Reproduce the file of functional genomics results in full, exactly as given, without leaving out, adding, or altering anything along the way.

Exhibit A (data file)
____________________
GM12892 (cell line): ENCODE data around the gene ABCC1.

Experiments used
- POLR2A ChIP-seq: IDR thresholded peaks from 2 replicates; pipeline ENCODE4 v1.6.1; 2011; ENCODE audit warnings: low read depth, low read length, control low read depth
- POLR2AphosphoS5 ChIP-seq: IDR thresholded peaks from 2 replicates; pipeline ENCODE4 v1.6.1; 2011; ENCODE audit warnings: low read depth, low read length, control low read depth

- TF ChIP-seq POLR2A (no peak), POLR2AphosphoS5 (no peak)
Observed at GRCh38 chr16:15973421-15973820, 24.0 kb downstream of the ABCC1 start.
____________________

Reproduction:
GM12892 (cell line): ENCODE data around the gene ABCC1.

Experiments used
- POLR2A ChIP-seq: IDR thresholded peaks from 2 replicates; pipeline ENCODE4 v1.6.1; 2011; ENCODE audit warnings: low read depth, low read length, control low read depth
- POLR2AphosphoS5 ChIP-seq: IDR thresholded peaks from 2 replicates; pipeline ENCODE4 v1.6.1; 2011; ENCODE audit warnings: low read depth, low read length, control low read depth

- TF ChIP-seq POLR2A (no peak), POLR2AphosphoS5 (no peak)
Observed at GRCh38 chr16:15973421-15973820, 24.0 kb downstream of the ABCC1 start.